- Autism Videos @ ACT: The Essentials of Advocacy: A Parent’s Guide to Advocating for their Child with Special Needs
BCEdAccess Exclusion Tracker Survey 2020-2021
Since 2018, BCEDAccess has been collecting data on the exclusion of students with disabilities from schools in BC. The Exclusion Tracker is an annual survey for parents and guardians intended to document exclusions of students and can be filled out as frequently as neccesary.
For a direct link to this year’s survey, click Exclusion Tracker 2020.
If you need support advocating for your child’s education, contact:
- Inclusion BC’s Advocacy Line: Phone 1-844-488-4321 or email email@example.com
- POPARD’s School and Family Liaison: Phone 604-952-4994 or email firstname.lastname@example.org
Share your advocacy efforts with ACT
If you are a parent or guardian of a child with diverse needs returning to school, we invite you to share your experience by emailing email@example.com. With your permission we will post your comments, while protecting your privacy.
Great Back to School Resources
- Back to School During COVID: Tips for Families with Special Needs – Developmental Disabilities Association
- Setting Children & Youth up for a Successful Return to School in the Era of COVID-19 – Kelty Centre
- Back-to-School Anxiety: Tips for Helping Your Child – Kelty Centre
- Exploring our Children’s Stress: Tips & Tools for Adapting Teaching to Students’ Needs – Free back-to-school webinar from Social Thinking
- Social Stories for Returning to School – Autism Little Learners
- 5 Helpful Tips for Getting Your Child to Wear a Mask – Teleroo
Search ACT’s Autism Information Database (AID)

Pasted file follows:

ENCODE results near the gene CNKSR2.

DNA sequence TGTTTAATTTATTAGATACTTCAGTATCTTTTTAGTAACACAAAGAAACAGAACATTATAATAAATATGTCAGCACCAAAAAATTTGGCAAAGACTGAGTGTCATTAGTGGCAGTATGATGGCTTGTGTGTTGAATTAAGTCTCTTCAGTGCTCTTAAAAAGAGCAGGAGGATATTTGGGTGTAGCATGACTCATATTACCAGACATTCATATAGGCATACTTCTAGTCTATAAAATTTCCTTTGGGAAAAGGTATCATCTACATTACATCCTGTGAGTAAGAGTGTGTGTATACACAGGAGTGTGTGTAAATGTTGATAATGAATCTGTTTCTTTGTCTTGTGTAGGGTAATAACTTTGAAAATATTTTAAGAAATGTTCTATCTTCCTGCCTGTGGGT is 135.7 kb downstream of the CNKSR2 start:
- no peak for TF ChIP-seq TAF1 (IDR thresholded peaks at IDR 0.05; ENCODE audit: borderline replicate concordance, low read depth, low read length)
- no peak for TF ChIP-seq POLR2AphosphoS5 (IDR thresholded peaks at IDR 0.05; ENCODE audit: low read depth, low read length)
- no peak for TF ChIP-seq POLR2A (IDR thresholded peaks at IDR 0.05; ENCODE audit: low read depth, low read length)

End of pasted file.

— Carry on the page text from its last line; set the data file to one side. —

ACT’s Autism Information Database (AID) contains over 1,400 curated resources from around the world on topics related to autism and other neurological conditions, including education and advocacy. We encourage caregivers seeking resources to visit the AID, but here are a few sample resources that may be helpful this school year:
- Special Education Services: A Manual of Policies, Procedures, and Guidelines (Resource #463): This online manual of policies, procedures and guidelines for special education services from BC’s Ministry of Education outlines roles and responsibilities of school personnel, parents and students, the process of developing an individual education plan (IEP) and more.
- Everyone Belongs in our Schools: A Parent’s Handbook on Inclusive Education (Resource# 1903): This handbook from InclusionBC presents information to help parents understand how the school system works, and their roles, rights, and responsibilities within it. It also includes information on planning for your child’s needs and tips for the IEP process.
- Helping Students with Autism Make the Back-to-School Transition (Resource #2591): This online article from Autism Speaks outlines strategies for a smooth back-to-school transition, including bedtime and wake-up routines and adjustment to school demands.
- Open School B.C Educational Resources and Services (Resource #1917): This website offers a variety of free, online grades K-12 resources for public use. Many of the resources address the B.C Ministry of Education curriculum guidelines
- Autism Distance Education Parent Training (ADEPT) (Resource #3288): ADEPT is an online learning module providing parents with tools and training to more effectively teach their child with autism and other related neurodevelopmental disorders functional skills using applied behavior analysis (ABA) techniques. This course may assist parents who are online or home schooling.
Share your resources
Have you found or developed great resources? Share this with ACT at firstname.lastname@example.org